Looking from the deck of a cruise liner slowly berthing at Gibraltar’s harbour on the Rock’s west coast, tourists will be greeted with sight of a green, lush landscape rising steeply from the cluster of buildings that make up this bustling, Mediterranean city. Similarly, air passengers will eagerly glance out as they land and be greeted by the dizzying height of the Rock, glowing green and gold in the morning sunlight. Walking or taking a taxi ride along the main thoroughfares towards the city centre, the view continues to impress, the various shades of green of the maquis punctuated by the pale grey inclines of the limestone face of the Rock itself.
For the nature-loving tourist, the Rock of Gibraltar is a delight. Access to the Rock’s nature reserve can be arranged prior to arrival through one of the many rock tours that are available, and the cost of these usually includes the entry fee to the Upper Rock Nature Reserve and to some of the stunning attractions such as the breath-taking St Michael’s Cave. Private tours are particularly effective as the drivers are usually extremely well-versed on what the Rock has to offer and where to find the best views. There are also a number of trails for those who prefer to tackle parts of the Reserve on foot..
The Upper Rock of Gibraltar was officially designated a Nature Reserve in 1993, and since that time it has increasingly evolved. In 2013, the Upper Rock Nature Reserve was extended to include new sites in a move to further improve biodiversity and natural habitats. Gibraltar is far more than a place where the Barbary macaques thrive; the Reserve is home to some rare species of flora and fauna and is included in the EU’s list of SAC sites (Special Areas of Conservation) and as a Special Protection Area (SPA). One particular plant, the Rock Campion, is extremely rare and grows only in Gibraltar. A paradise for migratory birds which gather in the Straits during their annual journeys north in summer and south in winter, Gibraltar is frequently visited by a large number of passerines and raptors – an ornithologist’s heaven!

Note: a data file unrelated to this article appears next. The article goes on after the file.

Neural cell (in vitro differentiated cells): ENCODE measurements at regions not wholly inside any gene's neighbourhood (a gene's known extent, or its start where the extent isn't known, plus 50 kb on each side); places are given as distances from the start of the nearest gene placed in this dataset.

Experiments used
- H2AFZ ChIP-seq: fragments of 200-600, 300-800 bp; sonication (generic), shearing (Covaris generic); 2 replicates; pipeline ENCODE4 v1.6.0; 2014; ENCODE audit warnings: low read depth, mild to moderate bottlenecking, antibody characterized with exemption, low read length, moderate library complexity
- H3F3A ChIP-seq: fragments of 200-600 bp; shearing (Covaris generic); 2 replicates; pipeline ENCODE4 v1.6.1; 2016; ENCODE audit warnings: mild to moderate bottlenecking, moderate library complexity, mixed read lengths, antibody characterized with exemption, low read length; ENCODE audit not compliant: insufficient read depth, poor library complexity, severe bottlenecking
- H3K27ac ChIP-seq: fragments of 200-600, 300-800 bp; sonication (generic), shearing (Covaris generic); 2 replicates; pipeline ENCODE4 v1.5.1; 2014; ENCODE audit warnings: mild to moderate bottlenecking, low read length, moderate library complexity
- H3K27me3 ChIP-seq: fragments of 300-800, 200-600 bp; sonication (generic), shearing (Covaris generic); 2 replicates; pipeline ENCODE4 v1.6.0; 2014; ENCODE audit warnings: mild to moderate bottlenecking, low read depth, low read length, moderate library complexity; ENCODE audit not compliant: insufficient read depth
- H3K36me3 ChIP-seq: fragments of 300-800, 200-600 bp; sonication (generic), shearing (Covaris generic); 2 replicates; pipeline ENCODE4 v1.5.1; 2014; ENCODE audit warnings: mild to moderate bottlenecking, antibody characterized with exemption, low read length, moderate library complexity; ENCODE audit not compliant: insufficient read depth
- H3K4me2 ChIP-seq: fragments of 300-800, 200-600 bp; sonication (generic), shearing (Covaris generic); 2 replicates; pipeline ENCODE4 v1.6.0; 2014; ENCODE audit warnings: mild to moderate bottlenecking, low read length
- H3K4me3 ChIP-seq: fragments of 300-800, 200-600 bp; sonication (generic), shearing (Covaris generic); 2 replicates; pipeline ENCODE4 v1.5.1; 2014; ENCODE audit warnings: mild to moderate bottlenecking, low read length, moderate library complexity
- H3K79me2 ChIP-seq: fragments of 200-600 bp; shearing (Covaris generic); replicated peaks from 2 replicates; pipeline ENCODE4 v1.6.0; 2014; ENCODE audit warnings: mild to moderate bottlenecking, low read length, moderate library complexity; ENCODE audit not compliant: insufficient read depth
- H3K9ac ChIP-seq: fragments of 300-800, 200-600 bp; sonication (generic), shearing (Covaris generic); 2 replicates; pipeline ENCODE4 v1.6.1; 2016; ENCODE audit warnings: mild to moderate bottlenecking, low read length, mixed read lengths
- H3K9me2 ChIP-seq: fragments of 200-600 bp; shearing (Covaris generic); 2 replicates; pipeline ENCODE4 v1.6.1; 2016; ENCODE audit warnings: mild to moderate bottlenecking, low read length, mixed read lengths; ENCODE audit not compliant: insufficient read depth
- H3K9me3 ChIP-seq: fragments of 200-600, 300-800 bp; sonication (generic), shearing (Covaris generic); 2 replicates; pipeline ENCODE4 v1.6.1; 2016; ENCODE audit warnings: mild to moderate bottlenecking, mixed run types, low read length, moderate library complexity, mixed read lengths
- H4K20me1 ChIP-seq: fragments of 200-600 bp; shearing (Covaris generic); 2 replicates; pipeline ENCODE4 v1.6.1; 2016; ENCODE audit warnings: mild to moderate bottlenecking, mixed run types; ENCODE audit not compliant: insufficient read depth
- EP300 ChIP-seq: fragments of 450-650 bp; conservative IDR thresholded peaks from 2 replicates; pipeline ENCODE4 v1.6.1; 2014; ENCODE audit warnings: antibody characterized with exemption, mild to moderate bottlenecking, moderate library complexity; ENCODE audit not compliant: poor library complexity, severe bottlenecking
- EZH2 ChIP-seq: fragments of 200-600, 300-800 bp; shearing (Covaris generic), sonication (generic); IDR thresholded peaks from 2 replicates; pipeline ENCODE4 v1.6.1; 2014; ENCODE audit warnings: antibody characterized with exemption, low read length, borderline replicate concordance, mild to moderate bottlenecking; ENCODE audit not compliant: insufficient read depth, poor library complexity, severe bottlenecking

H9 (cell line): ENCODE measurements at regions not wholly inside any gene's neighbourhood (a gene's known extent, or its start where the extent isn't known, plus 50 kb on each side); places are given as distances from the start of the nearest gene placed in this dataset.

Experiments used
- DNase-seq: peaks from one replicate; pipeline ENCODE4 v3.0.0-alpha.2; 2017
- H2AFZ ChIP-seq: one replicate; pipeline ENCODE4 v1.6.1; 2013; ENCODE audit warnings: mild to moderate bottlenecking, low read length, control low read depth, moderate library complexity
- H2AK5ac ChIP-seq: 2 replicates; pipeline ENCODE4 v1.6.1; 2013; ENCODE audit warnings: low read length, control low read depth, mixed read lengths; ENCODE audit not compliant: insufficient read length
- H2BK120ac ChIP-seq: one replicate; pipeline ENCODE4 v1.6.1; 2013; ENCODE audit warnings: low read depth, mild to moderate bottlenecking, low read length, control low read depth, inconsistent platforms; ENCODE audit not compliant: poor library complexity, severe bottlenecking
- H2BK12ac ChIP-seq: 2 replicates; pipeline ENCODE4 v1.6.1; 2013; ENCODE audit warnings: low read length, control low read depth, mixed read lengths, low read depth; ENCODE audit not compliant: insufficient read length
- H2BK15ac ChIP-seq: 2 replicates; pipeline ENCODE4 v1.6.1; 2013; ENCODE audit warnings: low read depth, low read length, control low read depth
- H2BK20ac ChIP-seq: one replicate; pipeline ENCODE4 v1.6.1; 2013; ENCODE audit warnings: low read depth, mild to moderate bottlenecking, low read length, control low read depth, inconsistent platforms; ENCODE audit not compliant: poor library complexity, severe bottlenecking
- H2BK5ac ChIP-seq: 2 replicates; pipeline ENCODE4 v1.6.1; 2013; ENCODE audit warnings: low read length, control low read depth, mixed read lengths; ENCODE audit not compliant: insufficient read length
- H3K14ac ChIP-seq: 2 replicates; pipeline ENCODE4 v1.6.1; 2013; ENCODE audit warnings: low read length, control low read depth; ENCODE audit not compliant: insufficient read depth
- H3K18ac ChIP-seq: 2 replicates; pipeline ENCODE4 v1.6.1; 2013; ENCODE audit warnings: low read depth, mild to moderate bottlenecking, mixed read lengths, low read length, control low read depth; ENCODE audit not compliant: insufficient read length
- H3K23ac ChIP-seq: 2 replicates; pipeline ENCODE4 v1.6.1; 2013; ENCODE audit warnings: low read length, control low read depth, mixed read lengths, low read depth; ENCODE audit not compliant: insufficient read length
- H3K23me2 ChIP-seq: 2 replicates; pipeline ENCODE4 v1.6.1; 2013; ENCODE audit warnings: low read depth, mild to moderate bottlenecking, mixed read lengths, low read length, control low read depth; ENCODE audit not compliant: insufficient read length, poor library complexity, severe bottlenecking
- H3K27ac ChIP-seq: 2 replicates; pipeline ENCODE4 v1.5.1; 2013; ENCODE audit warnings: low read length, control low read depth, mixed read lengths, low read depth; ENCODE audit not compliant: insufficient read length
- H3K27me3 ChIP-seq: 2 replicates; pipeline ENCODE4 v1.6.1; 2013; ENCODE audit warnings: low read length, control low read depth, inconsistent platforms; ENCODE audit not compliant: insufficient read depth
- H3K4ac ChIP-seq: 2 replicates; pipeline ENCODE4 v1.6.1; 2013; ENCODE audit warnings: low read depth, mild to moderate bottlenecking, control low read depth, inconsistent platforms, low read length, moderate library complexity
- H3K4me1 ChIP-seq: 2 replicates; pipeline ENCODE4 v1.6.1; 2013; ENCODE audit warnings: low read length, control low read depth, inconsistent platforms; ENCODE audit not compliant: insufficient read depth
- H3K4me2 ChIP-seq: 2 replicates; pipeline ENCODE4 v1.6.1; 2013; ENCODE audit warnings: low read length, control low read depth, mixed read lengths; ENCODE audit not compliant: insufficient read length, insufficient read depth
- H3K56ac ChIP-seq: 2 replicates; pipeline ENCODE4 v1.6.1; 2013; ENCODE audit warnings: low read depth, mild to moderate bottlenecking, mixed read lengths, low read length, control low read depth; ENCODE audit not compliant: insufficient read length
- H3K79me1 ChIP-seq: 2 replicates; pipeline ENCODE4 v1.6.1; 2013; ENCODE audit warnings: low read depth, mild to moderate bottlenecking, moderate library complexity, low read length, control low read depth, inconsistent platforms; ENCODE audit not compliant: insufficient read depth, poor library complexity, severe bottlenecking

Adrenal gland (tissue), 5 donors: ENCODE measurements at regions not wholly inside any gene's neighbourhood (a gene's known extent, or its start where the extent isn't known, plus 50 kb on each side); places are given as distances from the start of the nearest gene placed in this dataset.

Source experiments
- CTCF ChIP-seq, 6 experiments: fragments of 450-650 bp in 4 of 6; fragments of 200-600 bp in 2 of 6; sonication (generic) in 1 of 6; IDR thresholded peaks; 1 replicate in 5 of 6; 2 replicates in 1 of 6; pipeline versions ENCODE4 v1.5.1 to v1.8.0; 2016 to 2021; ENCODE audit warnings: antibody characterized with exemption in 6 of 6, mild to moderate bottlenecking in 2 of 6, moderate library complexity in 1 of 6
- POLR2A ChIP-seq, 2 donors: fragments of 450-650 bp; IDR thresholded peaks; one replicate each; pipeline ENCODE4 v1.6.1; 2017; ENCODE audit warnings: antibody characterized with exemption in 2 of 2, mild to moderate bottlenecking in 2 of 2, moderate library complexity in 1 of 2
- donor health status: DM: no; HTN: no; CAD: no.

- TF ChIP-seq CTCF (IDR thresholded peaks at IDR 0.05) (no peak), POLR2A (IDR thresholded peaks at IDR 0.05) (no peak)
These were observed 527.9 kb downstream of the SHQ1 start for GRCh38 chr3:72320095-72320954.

A tour of the Nature Reserve is far more, however, than an experience for naturalists. Rich though it is in wildlife it is also rich in examples of human history from the earliest ages of man, as witnessed by the archaeological evidence discovered in Gibraltar’s Gorham Cave complex. This is why Gibraltar was declared a World Heritage Site by UNESCO just two years ago. And right up until more recent years, Gibraltar has worked as a fortress with historical sites that include Moorish lookout points, a medieval keep and city walls, and numerous military installations of the British Garrison.
September is the month where the summer starts to cool, the rush of the holiday season slows and we can take advantage of a Mediterranean break before starting the routines of autumn. A tour of Gibraltar’s Nature Reserve is the perfect way to tune in to nature, discover a sense of humanity’s long history, to realign and seek refreshment: an oasis of green surrounded by the sapphire of the sea.